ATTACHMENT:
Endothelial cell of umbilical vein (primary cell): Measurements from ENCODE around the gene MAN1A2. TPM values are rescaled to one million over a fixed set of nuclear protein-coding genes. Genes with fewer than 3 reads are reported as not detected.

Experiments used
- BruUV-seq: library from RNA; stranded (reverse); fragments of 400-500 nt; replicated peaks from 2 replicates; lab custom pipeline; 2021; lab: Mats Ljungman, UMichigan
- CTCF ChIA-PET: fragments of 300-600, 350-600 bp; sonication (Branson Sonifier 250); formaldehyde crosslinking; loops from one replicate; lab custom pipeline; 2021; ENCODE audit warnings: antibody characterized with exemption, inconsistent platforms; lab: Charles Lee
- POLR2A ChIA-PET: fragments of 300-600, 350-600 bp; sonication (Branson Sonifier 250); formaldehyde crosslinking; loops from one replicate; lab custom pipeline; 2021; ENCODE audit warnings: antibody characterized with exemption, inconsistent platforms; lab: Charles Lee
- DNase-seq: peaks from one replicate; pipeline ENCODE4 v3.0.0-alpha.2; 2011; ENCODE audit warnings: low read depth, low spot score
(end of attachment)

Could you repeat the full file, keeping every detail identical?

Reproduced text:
Endothelial cell of umbilical vein (primary cell): Measurements from ENCODE around the gene MAN1A2. TPM values are rescaled to one million over a fixed set of nuclear protein-coding genes. Genes with fewer than 3 reads are reported as not detected.

Experiments used
- BruUV-seq: library from RNA; stranded (reverse); fragments of 400-500 nt; replicated peaks from 2 replicates; lab custom pipeline; 2021; lab: Mats Ljungman, UMichigan
- CTCF ChIA-PET: fragments of 300-600, 350-600 bp; sonication (Branson Sonifier 250); formaldehyde crosslinking; loops from one replicate; lab custom pipeline; 2021; ENCODE audit warnings: antibody characterized with exemption, inconsistent platforms; lab: Charles Lee
- POLR2A ChIA-PET: fragments of 300-600, 350-600 bp; sonication (Branson Sonifier 250); formaldehyde crosslinking; loops from one replicate; lab custom pipeline; 2021; ENCODE audit warnings: antibody characterized with exemption, inconsistent platforms; lab: Charles Lee
- DNase-seq: peaks from one replicate; pipeline ENCODE4 v3.0.0-alpha.2; 2011; ENCODE audit warnings: low read depth, low spot score